Tip #1 - Build a safe online learning space for your school.
Social media tools abound for building an easy-to-update virtual space that can transform how parents view your school. You want parents to see beyond the brick-n-mortar of the school to the spirit captured in images, multimedia, and children’s voices. Think of it as allowing your school spirit to shine through in ways you hadn’t imagined before. 


You can accomplish this by building an online space using a variety of tools such as Moodle, a Wikispaces.com wiki, or a web log (a.k.a. blog). These sites are easy to create an allow us to blend images, video, and sound easily in one place. To protect student names and images, always make sure to have a posted checklist in each classroom of who can be photographed or audio/video-recorded. Setting up a virtual space can be done in a variety of ways, but you can start at web addresses like the following:

  1. Wikispaces.com for K-12 Education - This quick and easy to edit web page--a wiki--enables you and your teachers to build a virtual space all of you can monitor and contribute to. These sites are no-cost for educators and advertisement free. You can be up and going in less than a day.
  2. Blogger.com - You can take advantage of various blogging providers

Tip #2 - Set up Your School Twitter Account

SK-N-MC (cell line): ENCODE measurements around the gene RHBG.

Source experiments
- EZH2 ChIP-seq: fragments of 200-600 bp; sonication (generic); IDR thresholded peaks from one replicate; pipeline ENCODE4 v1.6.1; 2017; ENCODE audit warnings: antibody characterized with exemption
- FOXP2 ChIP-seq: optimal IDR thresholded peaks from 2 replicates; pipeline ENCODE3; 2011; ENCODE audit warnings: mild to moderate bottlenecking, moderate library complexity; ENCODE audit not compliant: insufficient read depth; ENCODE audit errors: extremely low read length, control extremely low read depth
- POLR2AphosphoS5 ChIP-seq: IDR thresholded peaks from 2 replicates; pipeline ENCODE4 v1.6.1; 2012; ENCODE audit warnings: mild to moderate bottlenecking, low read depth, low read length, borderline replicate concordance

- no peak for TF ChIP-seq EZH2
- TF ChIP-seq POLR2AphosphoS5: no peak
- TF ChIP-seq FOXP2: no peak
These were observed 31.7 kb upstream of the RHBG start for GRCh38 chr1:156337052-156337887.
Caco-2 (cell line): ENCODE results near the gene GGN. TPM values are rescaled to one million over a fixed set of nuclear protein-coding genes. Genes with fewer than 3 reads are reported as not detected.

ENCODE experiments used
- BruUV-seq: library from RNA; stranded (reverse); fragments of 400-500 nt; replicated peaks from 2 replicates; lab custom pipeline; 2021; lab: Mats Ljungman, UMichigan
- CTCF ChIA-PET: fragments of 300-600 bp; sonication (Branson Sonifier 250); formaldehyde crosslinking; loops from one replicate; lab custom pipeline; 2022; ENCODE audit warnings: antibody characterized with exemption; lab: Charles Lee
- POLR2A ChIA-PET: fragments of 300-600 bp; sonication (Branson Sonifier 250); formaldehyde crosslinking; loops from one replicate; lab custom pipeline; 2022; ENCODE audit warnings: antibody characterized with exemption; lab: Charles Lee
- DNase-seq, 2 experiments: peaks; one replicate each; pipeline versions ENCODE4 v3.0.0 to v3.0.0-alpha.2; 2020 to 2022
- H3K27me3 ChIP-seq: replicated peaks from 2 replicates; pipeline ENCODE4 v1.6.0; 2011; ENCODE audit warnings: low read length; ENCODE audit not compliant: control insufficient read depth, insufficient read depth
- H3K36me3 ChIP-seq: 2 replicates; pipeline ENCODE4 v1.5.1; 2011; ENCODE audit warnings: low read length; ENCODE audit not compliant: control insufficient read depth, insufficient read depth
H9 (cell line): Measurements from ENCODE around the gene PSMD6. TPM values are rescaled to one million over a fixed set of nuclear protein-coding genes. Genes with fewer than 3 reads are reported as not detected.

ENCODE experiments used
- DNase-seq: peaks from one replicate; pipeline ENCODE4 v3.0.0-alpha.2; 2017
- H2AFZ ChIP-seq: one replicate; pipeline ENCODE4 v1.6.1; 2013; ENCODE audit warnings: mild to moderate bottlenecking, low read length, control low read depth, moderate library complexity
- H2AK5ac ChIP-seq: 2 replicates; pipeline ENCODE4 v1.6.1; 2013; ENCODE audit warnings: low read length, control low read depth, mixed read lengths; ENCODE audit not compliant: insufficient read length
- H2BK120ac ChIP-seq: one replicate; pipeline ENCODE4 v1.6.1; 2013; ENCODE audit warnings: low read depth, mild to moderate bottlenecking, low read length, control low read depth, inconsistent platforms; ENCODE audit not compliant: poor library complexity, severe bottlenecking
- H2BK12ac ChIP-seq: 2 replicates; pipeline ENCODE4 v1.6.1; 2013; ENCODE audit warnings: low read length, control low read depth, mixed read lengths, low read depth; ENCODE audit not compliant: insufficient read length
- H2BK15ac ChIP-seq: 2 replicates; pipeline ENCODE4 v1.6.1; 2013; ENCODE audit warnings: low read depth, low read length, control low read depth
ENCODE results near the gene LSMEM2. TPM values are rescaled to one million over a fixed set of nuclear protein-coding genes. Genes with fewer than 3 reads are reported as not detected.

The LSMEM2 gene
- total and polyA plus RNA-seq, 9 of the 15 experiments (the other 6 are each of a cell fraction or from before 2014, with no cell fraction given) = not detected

Many of us have heard of Twitter as a way to build professional learning networks that gives us access to online professional development 24/7. What many school leaders don’t realize is that each Twitter update that is sent comes with what is known as an RSS feed. This feed can be blended into existing web sites, such as the wiki you created in Tip #1. 

This means that all your Twitter updates can appear on your wiki or blog page as they happen, facilitating a steady stream of information sharing for staff, students, and, most importantly, the community! You can set up your Twitter account for your school by going to http://www.twitter.com

For example, a tweet like this one from Tim Clark (@byotnetwork) can result in sharing like this:

Tip #3 - Set up an Evernote.com Account (no cost)
Imagine an easy to organize virtual notebook where you could store images, pictures, and text about the people you see as you walk through your school’s hallways and classrooms. Not only that, but you are able to automatically share those annotated observations online in an instant to your safe online space (e.g. wiki mentioned in Tip #1).